I sought to achieve my watering through building swales, level trenches running the width of the field, that would store water and distribute it to the lower regions. After clearing the area, I traded some concrete work with my friend Jake for some time in his skid steer to remove the top moss layer and remaining stumps. To start a new system, some type of disruptor is necessary. In the boreal forest, this disruptor is traditionally fire. Without the skills or equipment to pursue this route, I opted for the clear-cut and ground disturbance method. He moved the moss and stumps to the side, making new wind barriers and hugelkultr like mounds to plant in for the years ahead. It was early summer, but there were still pockets of frozen ground. I donned my Xtra Tuff boots and waded through the muck, using the laser level and marking out a level path for the trenches. I then went to work, digging into the semi frozen loamy soil, and making mounds on the uphill side.
With the swales complete, I was ready to plant. I first set out to plant a cover crop, a mix of red clover, Siberian rye and Siberian Alf Alfa. These three plants would fix nitrogen to the soil, take out some of the moisture in the ground and help prepare the way for the main round of plants. During the spring, I had ordered a variety of different seeds and seedlings to plant in the field. Trees like Siberian Pine, Korean Pine, Swiss Stone Pine, a variety of apple trees, hazelnuts, Manchurian Black Walnuts and chokecherries. Also shrubs like Nanking Cherries, low bush blueberry, high bush blueberry, red currant, service berry, bog blueberry, and red raspberry. In addition to the grasses, I would plant low bush cranberry and Jerusalem Artichoke on the ground layer. I decided to wait until the field dried out a little more to plant, so that the seeds and seedlings wouldn’t drown in the field. Then once the field dried, I decided to wait for the next rain. I waited and waited. Waiting about 5 weeks before there was any precipitation whatsoever. I planted one row out of 6 in early August, but within a couple days of planting the temperature plunged, hovering and going below freezing for the first time since spring. We then experienced a deluge of rain, 5 inches in the last three weeks of August, saturating the fields once more. Luck was not on my side.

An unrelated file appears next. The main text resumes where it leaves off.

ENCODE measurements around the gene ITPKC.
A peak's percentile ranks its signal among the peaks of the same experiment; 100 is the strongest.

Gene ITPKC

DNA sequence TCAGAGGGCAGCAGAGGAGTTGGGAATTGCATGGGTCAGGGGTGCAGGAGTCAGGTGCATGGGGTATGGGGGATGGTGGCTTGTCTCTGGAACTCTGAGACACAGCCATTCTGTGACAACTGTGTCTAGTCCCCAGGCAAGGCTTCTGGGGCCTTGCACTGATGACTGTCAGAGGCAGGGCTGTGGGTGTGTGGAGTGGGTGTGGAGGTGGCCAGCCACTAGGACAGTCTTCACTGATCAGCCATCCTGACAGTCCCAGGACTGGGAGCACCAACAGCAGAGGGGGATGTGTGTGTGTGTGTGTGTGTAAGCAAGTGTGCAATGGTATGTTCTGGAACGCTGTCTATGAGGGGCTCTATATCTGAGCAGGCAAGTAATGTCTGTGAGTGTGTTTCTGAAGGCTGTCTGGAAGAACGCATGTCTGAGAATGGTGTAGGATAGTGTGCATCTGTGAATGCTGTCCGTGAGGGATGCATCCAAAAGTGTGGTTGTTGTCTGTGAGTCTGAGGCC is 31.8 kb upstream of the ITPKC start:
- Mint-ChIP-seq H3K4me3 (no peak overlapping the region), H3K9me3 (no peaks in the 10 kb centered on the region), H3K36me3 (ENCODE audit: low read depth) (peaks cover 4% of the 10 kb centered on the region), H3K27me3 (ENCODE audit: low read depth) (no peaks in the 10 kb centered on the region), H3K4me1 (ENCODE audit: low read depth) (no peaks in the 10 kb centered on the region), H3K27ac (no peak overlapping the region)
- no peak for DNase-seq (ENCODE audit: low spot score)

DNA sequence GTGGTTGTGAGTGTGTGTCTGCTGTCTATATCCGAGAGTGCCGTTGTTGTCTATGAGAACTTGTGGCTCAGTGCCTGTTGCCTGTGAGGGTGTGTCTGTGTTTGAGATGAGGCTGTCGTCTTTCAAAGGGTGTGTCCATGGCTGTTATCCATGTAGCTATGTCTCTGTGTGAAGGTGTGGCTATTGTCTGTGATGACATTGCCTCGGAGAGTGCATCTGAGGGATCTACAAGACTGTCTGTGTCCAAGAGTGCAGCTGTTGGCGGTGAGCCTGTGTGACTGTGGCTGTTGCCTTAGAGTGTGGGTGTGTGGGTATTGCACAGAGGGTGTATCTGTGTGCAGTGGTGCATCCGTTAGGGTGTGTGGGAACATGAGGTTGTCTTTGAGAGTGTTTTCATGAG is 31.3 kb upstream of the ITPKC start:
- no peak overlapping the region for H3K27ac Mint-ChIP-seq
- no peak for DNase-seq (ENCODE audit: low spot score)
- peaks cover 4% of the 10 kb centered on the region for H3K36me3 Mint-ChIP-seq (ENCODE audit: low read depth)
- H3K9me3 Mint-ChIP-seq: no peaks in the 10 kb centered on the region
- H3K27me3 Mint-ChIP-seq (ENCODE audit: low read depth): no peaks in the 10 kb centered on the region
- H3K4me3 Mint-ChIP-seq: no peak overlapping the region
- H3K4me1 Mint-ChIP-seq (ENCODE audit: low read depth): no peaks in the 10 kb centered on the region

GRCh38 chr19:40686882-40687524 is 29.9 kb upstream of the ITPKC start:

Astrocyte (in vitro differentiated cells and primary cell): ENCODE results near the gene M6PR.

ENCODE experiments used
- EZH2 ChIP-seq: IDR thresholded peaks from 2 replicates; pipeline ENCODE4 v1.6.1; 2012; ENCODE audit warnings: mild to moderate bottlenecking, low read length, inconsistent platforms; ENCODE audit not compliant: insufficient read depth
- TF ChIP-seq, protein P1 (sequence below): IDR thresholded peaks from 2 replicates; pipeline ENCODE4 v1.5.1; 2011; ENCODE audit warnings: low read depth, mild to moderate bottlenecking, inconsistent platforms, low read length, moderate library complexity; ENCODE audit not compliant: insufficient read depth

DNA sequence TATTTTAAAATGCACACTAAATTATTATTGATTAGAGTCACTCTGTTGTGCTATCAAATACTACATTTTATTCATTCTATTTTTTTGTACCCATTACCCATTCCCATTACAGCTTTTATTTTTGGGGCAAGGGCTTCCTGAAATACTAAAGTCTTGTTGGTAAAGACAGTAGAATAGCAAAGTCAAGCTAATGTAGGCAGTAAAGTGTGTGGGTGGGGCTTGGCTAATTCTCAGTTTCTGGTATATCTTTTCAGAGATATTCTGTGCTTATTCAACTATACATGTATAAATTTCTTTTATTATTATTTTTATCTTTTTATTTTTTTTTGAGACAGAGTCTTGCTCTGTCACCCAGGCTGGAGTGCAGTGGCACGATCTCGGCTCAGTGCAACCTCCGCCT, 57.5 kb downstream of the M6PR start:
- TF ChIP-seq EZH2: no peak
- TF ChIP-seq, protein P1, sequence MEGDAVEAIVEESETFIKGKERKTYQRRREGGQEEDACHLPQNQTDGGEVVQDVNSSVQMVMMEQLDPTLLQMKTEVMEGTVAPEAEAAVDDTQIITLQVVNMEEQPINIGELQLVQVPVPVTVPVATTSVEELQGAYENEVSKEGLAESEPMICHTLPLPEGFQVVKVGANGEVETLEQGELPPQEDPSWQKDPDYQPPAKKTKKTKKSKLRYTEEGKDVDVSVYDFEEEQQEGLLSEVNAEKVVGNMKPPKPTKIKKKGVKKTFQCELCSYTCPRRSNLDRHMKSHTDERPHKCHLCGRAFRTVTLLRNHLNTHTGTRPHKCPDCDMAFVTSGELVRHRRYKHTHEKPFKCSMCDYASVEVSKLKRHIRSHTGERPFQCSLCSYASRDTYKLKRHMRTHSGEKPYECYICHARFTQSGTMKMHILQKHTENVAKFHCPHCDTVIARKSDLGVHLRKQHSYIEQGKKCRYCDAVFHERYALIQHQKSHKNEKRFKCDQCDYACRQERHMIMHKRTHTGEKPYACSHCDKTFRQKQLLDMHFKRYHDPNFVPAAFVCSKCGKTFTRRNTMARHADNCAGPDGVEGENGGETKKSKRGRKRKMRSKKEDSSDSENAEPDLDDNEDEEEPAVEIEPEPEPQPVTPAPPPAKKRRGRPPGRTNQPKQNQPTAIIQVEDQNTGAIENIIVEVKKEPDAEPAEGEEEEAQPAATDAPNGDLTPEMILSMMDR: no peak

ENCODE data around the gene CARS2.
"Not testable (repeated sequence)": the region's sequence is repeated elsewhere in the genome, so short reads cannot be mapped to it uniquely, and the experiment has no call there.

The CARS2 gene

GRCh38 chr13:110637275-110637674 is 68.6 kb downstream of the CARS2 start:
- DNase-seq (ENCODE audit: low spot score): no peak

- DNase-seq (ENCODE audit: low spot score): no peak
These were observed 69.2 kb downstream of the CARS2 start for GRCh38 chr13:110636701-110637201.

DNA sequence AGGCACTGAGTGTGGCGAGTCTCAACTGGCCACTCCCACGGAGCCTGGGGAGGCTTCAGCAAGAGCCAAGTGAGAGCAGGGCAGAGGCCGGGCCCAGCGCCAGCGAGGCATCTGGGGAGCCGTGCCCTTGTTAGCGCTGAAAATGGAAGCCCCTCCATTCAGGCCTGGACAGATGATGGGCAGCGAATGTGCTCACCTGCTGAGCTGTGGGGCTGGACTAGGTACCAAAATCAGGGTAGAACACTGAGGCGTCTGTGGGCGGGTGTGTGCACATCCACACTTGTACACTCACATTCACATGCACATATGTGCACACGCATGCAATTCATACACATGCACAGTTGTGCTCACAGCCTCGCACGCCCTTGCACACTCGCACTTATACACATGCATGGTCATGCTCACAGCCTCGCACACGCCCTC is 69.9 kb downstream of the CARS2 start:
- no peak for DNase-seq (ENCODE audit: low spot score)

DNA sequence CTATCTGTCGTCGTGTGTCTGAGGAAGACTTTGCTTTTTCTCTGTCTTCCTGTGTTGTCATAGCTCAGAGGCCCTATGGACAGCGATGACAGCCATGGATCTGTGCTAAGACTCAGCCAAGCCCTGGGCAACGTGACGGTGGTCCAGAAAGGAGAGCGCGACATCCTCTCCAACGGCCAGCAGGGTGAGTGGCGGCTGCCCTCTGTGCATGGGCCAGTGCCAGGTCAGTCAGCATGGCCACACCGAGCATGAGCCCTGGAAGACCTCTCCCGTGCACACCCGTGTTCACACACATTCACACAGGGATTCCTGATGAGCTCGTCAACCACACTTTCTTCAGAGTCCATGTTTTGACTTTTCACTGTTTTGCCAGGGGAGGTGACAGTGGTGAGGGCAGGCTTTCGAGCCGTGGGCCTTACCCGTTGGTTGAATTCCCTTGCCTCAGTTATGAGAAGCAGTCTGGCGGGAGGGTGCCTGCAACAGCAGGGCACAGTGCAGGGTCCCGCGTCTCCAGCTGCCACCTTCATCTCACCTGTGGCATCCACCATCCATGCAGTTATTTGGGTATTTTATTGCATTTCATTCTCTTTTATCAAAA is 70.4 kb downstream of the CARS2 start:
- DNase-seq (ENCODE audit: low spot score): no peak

I eventually was able to plant 5 of 6 rows after the rains stopped and things warmed up again. Most of the saplings appeared to take into the ground. As I write this, most of the hazelnut trees hold on to their leaves even after more than 2 weeks of subfreezing nights and an inch of snow on the ground. Next summer will be the first marker point, the chance to see if any of the seeds/saplings took hold and will grow. If not, I will replace any dead ones, continuing and experimenting until we find what works. This is a long-term game, with the trees not being able to produce a harvest for at least 5 years, likely 7. All of these plants and trees can grow here. It’s a matter of figuring out how to best arrange them to allow them to do just that. Most of these permaculture practices do not exist on a large or long-term scale within the United States and even much less so in Alaska. I know of no project that incorporates these ideas at scale within the state. Much of this is still experimentation as to what works and what will offer the best results. It’s a continual learning process and I’m excited to see what next summer has in store.